The Employer contends that the Grievant's failure to "work now, grieve later" constitutes a waiver of the right to challenge the District's actions. "Waiver" has been defined as "(t)he intentional or voluntary relinquishment of a known right". (10) Section 24.01 of the contract defines a grievance as "an alleged violation of a specific article or section of this Agreement". The grievance alleges District violation of Articles XVII and XXIII, focusing on the District's denial of the requested leave and on the propriety of the discharge. The Grievant testified that she originally intended to resign, and then file a grievance on the District's denial of her leave request, but was advised that she could not resign without giving up the right to grieve the matter. (11) There is, then, no basis in the record to conclude the Grievant or the Union intentionally or voluntarily gave up the right to grieve the District's actions. The asserted violation of the "work now, grieve later" principle concerns the merit of the grievance, not the right to assert it.

The Union has contended that the District's denial of the leave violated Section 23.01 and Section 17.02. Section 23.01 is not relevant to the issue posed here. That section concerns the Employer's authority to "adopt reasonable work rules". The Union asserts that this section is relevant here because the "rule of thumb" referred to by Roberts in denying the requested leave is unreasonable. The "rule of thumb" is nothing more than a statement of the principle guiding the Employer's determination. The determination of whether to grant a requested leave is specifically governed by Section 17.02. Whether the "rule of thumb" satisfies the requirement stated in Section 17.02 that the Employer determine "whether or not justifiable reason exists for granting a leave of absence" is the determinative issue here. The Union's citation of Section 23.01 adds nothing to the determination posed by Section 17.02. For the purposes of resolving the issue posed here, it can be assumed that the contract requires the Employer to act reasonably in making the determination required by Section 17.02.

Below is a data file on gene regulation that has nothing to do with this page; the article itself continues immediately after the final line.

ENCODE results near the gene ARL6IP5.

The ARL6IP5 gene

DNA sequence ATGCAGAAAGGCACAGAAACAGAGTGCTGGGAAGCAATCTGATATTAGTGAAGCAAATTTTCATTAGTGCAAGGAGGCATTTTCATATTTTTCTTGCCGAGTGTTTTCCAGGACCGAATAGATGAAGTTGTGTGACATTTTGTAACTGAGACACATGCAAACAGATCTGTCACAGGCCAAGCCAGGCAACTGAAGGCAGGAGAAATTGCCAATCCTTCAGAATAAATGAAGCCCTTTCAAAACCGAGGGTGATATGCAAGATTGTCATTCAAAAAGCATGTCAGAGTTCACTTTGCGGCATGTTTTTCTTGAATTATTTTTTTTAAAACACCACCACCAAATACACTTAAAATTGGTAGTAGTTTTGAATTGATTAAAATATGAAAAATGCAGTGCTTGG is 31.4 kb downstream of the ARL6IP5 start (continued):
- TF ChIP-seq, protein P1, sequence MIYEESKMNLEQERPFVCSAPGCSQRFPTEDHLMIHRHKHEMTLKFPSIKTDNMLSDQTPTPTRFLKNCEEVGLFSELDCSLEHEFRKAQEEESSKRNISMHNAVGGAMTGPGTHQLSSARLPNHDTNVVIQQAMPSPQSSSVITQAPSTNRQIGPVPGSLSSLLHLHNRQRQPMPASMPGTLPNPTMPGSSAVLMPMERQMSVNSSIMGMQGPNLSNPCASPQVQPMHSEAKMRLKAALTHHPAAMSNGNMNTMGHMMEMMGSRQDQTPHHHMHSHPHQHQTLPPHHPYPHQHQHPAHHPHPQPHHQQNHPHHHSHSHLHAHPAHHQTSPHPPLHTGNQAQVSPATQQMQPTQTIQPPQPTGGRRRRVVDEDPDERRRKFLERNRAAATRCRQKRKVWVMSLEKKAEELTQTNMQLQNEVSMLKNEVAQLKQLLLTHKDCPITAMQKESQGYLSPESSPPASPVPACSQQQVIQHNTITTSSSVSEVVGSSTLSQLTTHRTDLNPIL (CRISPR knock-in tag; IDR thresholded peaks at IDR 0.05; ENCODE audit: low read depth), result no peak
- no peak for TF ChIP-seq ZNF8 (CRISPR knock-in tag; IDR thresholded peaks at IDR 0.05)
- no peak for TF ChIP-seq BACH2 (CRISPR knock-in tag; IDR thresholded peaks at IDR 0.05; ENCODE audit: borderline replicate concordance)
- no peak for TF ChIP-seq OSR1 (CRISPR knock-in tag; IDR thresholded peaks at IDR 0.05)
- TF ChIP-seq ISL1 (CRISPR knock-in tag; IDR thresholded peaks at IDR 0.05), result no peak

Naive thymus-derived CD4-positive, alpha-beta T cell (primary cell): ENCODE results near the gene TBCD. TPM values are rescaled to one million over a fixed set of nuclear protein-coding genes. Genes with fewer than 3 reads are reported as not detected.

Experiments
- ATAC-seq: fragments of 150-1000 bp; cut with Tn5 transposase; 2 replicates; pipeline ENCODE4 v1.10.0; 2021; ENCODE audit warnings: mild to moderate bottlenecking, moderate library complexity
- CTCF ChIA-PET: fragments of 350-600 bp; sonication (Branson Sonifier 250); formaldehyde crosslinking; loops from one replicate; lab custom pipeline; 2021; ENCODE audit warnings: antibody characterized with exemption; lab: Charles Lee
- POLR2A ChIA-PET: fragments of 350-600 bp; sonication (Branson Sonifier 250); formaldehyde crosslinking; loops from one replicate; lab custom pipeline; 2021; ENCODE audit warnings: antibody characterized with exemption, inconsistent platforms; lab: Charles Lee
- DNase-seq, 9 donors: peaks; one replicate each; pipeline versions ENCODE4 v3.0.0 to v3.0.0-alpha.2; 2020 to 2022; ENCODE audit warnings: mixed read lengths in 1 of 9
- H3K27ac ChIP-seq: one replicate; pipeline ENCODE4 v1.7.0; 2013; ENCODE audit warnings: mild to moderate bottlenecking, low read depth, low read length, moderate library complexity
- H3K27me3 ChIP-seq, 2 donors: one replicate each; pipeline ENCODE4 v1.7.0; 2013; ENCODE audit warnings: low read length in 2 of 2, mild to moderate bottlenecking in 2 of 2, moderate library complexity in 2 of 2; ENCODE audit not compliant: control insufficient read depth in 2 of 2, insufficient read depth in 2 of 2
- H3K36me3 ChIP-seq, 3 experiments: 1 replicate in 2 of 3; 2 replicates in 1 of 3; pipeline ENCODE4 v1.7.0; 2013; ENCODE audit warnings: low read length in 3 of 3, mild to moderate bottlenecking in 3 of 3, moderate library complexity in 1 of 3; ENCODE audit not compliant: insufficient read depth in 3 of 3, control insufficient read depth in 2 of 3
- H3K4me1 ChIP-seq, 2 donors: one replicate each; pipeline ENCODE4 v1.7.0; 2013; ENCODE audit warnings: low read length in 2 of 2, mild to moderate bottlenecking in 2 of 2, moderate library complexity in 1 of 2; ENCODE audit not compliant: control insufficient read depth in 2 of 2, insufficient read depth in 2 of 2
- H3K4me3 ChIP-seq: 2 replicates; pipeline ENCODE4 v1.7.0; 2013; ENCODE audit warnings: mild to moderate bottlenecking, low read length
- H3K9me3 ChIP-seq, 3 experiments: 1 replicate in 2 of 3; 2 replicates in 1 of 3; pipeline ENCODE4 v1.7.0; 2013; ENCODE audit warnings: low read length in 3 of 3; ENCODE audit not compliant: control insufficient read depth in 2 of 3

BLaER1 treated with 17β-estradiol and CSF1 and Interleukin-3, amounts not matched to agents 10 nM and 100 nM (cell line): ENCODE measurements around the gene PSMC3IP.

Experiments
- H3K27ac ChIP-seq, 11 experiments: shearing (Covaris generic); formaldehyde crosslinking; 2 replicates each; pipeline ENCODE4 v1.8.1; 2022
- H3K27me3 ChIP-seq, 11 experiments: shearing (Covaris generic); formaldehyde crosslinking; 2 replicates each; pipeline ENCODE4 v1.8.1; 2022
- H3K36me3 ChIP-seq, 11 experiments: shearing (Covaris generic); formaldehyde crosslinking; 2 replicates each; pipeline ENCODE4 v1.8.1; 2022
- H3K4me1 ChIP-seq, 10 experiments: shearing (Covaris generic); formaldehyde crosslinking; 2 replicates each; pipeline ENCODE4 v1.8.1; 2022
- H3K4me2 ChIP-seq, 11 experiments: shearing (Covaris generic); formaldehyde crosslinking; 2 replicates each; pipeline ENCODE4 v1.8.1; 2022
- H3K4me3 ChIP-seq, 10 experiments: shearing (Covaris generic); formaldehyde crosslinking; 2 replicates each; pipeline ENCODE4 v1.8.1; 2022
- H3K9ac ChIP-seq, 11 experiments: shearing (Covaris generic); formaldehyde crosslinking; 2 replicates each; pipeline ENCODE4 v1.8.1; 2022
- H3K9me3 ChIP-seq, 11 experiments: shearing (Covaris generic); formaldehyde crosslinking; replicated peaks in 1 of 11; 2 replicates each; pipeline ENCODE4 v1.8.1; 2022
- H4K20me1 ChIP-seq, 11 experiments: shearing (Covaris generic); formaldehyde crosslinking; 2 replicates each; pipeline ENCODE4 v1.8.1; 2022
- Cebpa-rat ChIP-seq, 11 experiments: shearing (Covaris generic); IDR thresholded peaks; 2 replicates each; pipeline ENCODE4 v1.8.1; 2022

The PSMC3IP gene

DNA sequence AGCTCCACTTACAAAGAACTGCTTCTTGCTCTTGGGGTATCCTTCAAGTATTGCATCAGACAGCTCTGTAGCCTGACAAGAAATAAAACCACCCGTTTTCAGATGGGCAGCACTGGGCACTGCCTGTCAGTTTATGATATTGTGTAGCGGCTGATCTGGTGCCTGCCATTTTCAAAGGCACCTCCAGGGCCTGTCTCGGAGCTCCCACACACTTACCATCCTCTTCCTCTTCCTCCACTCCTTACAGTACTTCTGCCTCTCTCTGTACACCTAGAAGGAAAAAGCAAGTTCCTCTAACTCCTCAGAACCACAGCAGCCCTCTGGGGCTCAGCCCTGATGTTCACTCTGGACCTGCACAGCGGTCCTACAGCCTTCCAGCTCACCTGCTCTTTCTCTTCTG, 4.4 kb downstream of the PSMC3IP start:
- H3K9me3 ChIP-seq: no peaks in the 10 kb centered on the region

As noted above, Section 17.02 requires the Employer to determine "whether or not justifiable reason exists for granting a leave of absence". The Employer contends it made this determination by applying an informal policy which demands that employe leave requests be evaluated on the facts of each request with those requests of a unique or pressing nature being granted and those requests of a routine nature being denied.

The "justifiable reason" determination required by Section 17.02 requires that the Employer balance, in a reasonable fashion, the employe's interest in the time off against the institutional interest in losing the employe's services for that time. The issue posed here is whether the "rule of thumb" effected that balance regarding the Grievant's request.

The informal policy can not be found unreasonable in itself without re- writing the contract. If leave requests were routinely granted, there would be no reason for Section 17.02, which requires a specific determination. Thus, the issue posed here is whether the Employer unreasonably applied the policy by denying the Grievant's February 9, 1989, leave request.